Ending The Human
Degradation Of Land
In this special series of articles on the degradation of land and its impact on the Earth and mankind, Professor Emeritus at the Swedish University of Agricultural Sciences, Nils Nykvist, shares with us his invaluable insights.
Drawing on experiences from land surveys in many countries, including those with annual rainfall from about 8000 mm such as in South America, to those with less than 400 mm such as in Sudan, Professor Nils Nykvist explains why land degradation is something we need to be concerned about
Through his sharing, we will learn why the lands of our world are becoming less infertile, leaving us poorer and our poorest people hungry:
We will also learn about the measures we can take to prevent more of our precious lands from going down the same death-path:
Lastly, we will learn if there is any hope of saving our already depleted soils.
Foreword by guest writer, Professor Emeritus Nils Nykvist
Why We Need To Care
Among the most obvious evidence of serious degradation of soils and vegetation is the severe floods
now occurring in many tropical countries. The well-known Greek philosopher Plato described around the year 400 BC how, after the cutting down of forests, the rain-water useless ran away from the bare land into the sea. The bare hills and mountains of the Mediterranean today give a frightening example of what Man’s land use during the past centuries has caused.
Unlike earthquakes and other natural disasters, degradation of land is a slow process that is not noticed in the short term. People adapt to lower yields from agriculture
and animal husbandry
and therefore do not see the depletion of the soil, until a few dry years drastically reduce their living conditions.
Since the drought is most evident, many people believe that it is the likely cause of the failed crops. They are aware that plants can die from drought, but that the earth’s water storage capacity may be reduced by long-term misuse of the land is less well known to most people.
Cultivation of savanna soils in Zaire.
The degradation of land because of overexploitation of natural resources affects not only individual farmers, forcing many of them to move into the cities. The washing away of soil from slopes by soil erosion
also leads to substantial costs to society through the siltation of dams and canals.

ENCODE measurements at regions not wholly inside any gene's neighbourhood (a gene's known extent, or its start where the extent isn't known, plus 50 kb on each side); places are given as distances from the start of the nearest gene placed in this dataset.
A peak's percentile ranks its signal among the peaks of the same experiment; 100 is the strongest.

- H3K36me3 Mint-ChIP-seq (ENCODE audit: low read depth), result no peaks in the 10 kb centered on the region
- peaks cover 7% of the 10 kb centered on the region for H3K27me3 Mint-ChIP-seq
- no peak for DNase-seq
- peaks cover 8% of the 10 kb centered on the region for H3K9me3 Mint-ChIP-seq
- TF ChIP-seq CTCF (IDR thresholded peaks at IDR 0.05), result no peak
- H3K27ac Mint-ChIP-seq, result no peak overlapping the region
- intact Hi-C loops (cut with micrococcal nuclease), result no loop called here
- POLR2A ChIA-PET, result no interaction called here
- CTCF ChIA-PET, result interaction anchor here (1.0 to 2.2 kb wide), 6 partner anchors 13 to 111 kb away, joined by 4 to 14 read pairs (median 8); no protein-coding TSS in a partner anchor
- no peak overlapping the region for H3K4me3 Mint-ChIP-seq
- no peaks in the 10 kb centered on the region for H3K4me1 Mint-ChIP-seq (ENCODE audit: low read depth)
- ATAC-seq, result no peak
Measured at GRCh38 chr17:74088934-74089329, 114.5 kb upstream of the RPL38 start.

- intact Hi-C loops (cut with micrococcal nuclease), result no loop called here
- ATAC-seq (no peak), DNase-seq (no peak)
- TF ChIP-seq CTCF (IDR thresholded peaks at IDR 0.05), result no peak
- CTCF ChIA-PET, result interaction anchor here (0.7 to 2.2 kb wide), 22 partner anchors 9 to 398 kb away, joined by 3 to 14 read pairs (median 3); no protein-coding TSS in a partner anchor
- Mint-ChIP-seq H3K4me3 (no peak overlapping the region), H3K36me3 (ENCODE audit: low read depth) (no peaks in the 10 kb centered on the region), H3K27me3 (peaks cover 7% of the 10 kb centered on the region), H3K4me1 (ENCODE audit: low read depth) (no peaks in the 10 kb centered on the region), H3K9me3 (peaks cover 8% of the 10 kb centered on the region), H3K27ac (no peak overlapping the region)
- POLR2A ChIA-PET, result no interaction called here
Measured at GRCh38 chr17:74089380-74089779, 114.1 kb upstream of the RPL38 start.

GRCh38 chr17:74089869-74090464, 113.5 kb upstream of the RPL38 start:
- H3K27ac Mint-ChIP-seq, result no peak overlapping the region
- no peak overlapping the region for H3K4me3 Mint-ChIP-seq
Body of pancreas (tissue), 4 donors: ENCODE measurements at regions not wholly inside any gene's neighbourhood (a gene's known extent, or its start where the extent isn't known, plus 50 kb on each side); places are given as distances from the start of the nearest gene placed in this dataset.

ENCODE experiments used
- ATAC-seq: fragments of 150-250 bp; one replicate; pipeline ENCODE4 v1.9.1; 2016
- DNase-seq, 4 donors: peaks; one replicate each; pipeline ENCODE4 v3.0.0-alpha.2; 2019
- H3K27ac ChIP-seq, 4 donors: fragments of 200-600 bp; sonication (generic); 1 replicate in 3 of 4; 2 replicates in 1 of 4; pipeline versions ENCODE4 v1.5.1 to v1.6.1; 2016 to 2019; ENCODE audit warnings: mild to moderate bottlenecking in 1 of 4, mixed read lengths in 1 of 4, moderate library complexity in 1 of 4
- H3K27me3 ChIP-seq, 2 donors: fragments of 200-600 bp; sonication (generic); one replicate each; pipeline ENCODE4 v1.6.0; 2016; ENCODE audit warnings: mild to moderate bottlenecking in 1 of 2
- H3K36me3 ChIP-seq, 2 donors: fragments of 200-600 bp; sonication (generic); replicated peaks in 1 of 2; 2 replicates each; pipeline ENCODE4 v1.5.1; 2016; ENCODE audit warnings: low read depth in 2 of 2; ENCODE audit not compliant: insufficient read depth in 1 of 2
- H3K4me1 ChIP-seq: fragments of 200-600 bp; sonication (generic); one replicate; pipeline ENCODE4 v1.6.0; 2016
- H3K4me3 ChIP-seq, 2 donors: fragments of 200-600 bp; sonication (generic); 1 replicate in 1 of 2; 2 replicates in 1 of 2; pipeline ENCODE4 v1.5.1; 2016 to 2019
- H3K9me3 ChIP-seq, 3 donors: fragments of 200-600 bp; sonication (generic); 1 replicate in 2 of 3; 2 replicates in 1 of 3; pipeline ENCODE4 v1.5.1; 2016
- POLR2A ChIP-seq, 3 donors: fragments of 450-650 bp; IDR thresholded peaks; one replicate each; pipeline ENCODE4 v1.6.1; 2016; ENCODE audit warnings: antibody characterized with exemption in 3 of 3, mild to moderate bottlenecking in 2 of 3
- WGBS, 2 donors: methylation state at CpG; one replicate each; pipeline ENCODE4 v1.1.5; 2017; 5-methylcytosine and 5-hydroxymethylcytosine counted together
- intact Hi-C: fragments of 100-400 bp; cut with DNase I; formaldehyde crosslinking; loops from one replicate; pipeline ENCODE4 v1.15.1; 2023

Despite considerable efforts over many years by the UN, individual governments, and aid agencies to reduce the ongoing degradation of land
, several million people annually suffer from hunger in the poorest countries. The main reasons for this are the growing number of people living on already impoverished soils, and difficulties with, for example, the interpretation of the ownership of land.
These efforts have largely focused on areas that now are under cultivation. However, there are also large areas, particularly in the poorest countries, which earlier generations of people have gradually abandoned when the harvest has fallen too much. Numerous fires have then further depleted the soil, so that its production capacity over time has become very low.
The low production capacity of these soils is mainly due to lack of inorganic nutrients and low content of soil organic matter which is of great importance for the storage of water and nutrients in the soil.
Why we need to do something about it
As long as the soil is sufficiently deep, and there is enough rainfall, a forest plantation can improve its soil by increasing the amount of organic matter
A forest plantation also means better access to fuel wood so that people do not need to use cow dung and agricultural residues for cooking their food and warming their houses. Cow dung and agricultural residues are of great importance for soil fertility
For the poorest people in the world, living conditions can thereby be improved, as they receive better yields from their rejuvenated lands.
At the same time, greenhouse gases
in the atmosphere can be reduced, since larger amounts of carbon can be stored in the vegetations and soil. This situation will benefit all the people all over the world.
Facts of interest
See list of references
used in this series.
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